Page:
"Smoking kills. If you're killed, you've lost a very important part of your life," —Brooke Shields, during an interview to become Spokesperson for federal anti-smoking campaign.
Who knows why you pick up a book…you remember 'oh, I've been wanting to read that' or the cover looks interesting or you like the author. Then you might leaf through it standing there in the library or at the dollar stand on the sidewalk in front of a bookstore or the 50cent pile at a garage sale. So, yeah, I checked out 375 pages of a 'who and why of Comedy in the 50's & 60's' and it propelled me back through decades of my life. Now I'm in the vortex.
Part of the sad reality I've had to embrace regarding my childhood is that my parents' idea of what was funny or not funny really didn't jibe; that shouldn't be a surprise since they were culturally 180 degrees apart. If they ever on rare occasions did see eye-to-eye, it was with a definite slant toward the European—she being French—so such performers as Chaplin, Jerry Lewis, Laurel & Hardy, Jacques Tati and Fernandel or films like Grand Illusion (with its undercurrent of sly humor) all would be snug under the umbrella of 'funny'.
American things that would have my father in pain—Mark Twain or Pogo—for her: not funny. British stuff would make him howl, but for her—Alec Guinness? 'Non.' Peter Sellers? 'Non.' Although part of this is simply a matter of temperament: my mother never laughed freely about anything for more than a few seconds and my dad was like me—sometimes you start & it's like a torrent that can't be blocked. That makes me triste, since I always wanted my folks to get along, always wanted to fix whatever was wrong (middle kid, 'natch) and certainly thought that you could quantify how something became funny. You lay it out on the table and examine its parts. If it has X, Y & Z, it's funny. If it don't, it ain't.
My book from the library, while not a dissertation, still delved deep enough into the lives of Mort Sahl, Lenny Bruce, Woody Allen, Steve Allen, Bill Cosby, Jonathan Winters, Allan Sherman, Shelley Berman, Smothers Brothers, Nichols & May, Joan Rivers and some other important ones, to make solid cases for the arcs of their careers. I would be fine with a little of Mort, a bit of Lenny, very early Cosby, maybe ein bissel Berman, certainly Mike, the first half gets some credit, and Rivers—yoick, no thank you. I'll tell you right now what are my big picks: 3, 4, 6, 7, 9 and the second half of 10. All I have to do it sing or even think 'Sarah Jackman, Sarah Jackman, how's by you?' to make me almost unable to type. I know, I know, it can wear thin, but even so, you see how not having parents who could agree on these things tore me apart.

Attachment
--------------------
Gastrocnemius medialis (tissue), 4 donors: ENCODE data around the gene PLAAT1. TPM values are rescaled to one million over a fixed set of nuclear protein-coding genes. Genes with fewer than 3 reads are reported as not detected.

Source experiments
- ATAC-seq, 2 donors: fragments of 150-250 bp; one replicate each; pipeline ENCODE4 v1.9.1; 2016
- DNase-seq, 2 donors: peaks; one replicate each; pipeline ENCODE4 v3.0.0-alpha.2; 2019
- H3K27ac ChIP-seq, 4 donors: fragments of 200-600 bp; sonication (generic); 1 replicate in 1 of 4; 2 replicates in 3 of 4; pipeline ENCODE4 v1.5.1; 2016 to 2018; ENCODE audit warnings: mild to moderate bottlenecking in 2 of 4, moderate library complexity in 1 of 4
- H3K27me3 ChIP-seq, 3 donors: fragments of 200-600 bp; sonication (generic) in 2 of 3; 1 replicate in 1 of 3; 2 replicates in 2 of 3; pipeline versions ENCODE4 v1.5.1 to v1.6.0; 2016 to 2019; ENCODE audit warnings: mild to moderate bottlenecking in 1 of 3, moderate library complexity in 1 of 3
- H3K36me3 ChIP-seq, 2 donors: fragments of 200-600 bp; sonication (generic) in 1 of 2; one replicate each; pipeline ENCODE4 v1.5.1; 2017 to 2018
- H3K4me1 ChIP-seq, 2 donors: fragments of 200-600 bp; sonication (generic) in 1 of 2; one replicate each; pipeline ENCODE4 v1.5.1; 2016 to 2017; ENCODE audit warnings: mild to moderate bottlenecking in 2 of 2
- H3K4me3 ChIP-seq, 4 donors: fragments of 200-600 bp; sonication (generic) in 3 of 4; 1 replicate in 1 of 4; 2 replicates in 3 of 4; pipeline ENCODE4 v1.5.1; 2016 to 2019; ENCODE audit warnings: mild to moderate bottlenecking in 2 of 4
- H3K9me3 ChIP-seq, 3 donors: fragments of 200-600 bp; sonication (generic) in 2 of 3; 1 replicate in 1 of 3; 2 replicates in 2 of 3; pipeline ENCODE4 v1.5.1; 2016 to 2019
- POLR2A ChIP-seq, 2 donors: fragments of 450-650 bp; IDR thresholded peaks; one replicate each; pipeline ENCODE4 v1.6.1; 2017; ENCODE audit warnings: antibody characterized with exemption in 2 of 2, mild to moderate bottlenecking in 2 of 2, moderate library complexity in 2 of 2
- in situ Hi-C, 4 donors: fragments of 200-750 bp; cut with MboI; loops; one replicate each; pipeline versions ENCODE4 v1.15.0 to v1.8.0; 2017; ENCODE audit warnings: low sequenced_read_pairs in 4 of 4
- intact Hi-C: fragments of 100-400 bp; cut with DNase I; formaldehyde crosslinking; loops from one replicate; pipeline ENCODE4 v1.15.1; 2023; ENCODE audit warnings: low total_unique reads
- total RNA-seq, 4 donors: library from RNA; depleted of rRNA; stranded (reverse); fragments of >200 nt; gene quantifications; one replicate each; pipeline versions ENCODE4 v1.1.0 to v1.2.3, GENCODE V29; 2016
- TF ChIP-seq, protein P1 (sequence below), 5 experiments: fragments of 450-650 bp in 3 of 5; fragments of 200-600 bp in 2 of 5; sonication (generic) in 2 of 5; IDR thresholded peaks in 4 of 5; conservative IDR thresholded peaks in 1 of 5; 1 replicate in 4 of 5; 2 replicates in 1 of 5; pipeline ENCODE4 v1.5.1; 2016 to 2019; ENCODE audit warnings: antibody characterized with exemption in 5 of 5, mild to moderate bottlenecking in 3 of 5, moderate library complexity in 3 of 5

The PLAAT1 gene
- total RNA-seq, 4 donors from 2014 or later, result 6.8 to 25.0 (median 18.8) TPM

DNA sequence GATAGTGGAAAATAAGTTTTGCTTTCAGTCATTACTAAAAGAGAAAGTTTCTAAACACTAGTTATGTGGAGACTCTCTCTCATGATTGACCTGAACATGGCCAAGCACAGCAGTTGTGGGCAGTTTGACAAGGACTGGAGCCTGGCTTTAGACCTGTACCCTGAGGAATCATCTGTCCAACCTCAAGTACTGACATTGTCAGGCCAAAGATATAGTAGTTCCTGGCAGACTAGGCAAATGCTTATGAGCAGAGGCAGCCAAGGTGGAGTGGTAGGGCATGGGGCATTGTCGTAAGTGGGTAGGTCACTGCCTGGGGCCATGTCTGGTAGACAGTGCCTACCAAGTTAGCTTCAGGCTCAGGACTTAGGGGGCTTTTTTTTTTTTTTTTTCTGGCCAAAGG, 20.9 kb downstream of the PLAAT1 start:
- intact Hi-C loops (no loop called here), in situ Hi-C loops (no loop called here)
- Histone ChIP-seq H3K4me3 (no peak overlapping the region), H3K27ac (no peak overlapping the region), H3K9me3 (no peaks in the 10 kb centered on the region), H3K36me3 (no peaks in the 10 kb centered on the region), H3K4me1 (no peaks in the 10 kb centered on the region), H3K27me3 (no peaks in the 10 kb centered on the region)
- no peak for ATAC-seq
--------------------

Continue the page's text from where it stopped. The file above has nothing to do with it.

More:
Why, why, why? I accept that the worst & the best are all mish-mashed together when a child is produced, especially one who observes firsthand the glazed boredom of Mommy in the face of the elation of Daddy. In my case it seemed always to be in that order. My mother's sense of humor, while rooted firmly in French classics, lost its way in English. But how does this explain her love for Buster Keaton? Oh, yeah…he doesn't talk! Okay, but how about, uh, well, you know…Nope, there aren't any. She simply does not believe in her heart that English is funny. Period. It can't be.
Now that my dad is gone, of course there are no more arguments, no more stalemates between them. My brothers and I don't sit in front row seats watching our parent's melodrama anymore. But caller ID notwithstanding, we still have to pick up the phone once in a while, or even worse, go head-first into the jaws of the dragon, right there in her lair.
Case in point: maybe four or five years ago, someone in my mother's circle of friends passed her a hard copy of one of those annoying email lists of 'amusing' quotes—the kind that appear in your inbox recounting third grade children's remarks on quizzes, or senior memory problems or ways God loves you. These quotes were loosely show biz related and so she, being the eternal grad student that she is, proceeded to study and rate the quotes, one by one, on a scale of funny-ness, just as an exercise.